8 Sports and Entertainment Marketing © Thomson/South-Western Chapter 7 Slide 8 Provide three examples of a product enhancement.

9 Sports and Entertainment Marketing © Thomson/South-Western Chapter 7 Slide 9 PRODUCT MIX COMPONENTS Product mix includes product line, packaging, and brand development.

10 Sports and Entertainment Marketing © Thomson/South-Western Chapter 7 Slide 10 Product Line product line a group of similar products with slight variations to satisfy the different needs of consumers

11 Sports and Entertainment Marketing © Thomson/South-Western Chapter 7 Slide 11 Packaging Product packaging components to consider include ease of use safety accessibility environmental friendliness

12 Sports and Entertainment Marketing © Thomson/South-Western Chapter 7 Slide 12 Brand brand the name, symbol, word, design, or combination of these elements that identifies a product, service, or company trademark the legal protection of words and symbols used by a company licensed brand a well-known name and/or symbol established by one company and sold for use by another company

13 Sports and Entertainment Marketing © Thomson/South-Western Chapter 7 Slide 13 nonrecognition rejection recognition preference insistence The five stages of brand recognition are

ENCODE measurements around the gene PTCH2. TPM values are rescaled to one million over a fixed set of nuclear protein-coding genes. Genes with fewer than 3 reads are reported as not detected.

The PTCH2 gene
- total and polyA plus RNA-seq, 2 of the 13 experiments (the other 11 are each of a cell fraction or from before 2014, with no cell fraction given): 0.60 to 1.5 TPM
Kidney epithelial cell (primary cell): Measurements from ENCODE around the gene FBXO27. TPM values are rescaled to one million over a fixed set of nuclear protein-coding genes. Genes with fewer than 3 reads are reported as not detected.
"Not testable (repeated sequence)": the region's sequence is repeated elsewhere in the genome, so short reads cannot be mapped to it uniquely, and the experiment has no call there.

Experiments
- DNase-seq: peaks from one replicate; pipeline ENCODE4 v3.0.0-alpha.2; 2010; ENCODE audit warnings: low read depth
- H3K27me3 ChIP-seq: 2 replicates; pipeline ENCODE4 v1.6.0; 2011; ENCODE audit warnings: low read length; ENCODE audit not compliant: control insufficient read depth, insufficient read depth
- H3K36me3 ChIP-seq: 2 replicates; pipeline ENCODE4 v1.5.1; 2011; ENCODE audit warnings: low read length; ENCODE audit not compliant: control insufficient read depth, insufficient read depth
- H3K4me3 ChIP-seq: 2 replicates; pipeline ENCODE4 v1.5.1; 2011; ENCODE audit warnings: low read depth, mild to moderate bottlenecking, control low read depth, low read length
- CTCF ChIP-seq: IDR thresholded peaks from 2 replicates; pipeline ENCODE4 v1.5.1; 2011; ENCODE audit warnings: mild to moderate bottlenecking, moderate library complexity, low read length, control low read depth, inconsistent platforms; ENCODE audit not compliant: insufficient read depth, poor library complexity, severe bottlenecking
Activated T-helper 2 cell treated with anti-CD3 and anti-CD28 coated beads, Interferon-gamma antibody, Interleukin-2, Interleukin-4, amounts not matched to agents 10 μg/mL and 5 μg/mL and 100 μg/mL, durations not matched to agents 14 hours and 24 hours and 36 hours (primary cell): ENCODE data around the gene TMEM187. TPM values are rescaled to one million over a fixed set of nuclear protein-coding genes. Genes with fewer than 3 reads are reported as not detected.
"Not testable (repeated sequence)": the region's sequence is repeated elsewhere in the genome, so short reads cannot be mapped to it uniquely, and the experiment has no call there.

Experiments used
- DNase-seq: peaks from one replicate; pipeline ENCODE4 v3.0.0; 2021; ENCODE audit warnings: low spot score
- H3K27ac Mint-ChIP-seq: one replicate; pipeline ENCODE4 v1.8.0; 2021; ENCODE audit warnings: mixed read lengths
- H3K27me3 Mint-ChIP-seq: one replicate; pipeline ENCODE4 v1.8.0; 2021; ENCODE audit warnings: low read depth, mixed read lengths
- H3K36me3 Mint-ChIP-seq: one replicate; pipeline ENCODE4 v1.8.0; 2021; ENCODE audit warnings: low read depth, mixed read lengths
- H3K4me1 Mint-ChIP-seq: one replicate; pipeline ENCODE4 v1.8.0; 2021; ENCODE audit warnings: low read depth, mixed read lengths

14 Sports and Entertainment Marketing © Thomson/South-Western Chapter 7 Slide 14 What are the components of the product mix?

15 Sports and Entertainment Marketing © Thomson/South-Western Chapter 7 Slide 15 Lesson 7.2 Recruiting Athletes and Entertainers Goals Define the bottom line for sports. Explain the high cost of sports and entertainment events.

16 Sports and Entertainment Marketing © Thomson/South-Western Chapter 7 Slide 16 Terms blue-chip athletes NCAA fringe benefits

17 Sports and Entertainment Marketing © Thomson/South-Western Chapter 7 Slide 17 THE BOTTOM LINE FOR SPORTS blue-chip athletes excellent athletes demonstrate good character and leadership qualities on and off the field

18 Sports and Entertainment Marketing © Thomson/South-Western Chapter 7 Slide 18 The bottom line for business is profit. Winning teams generate profit. The bottom line for sports is winning.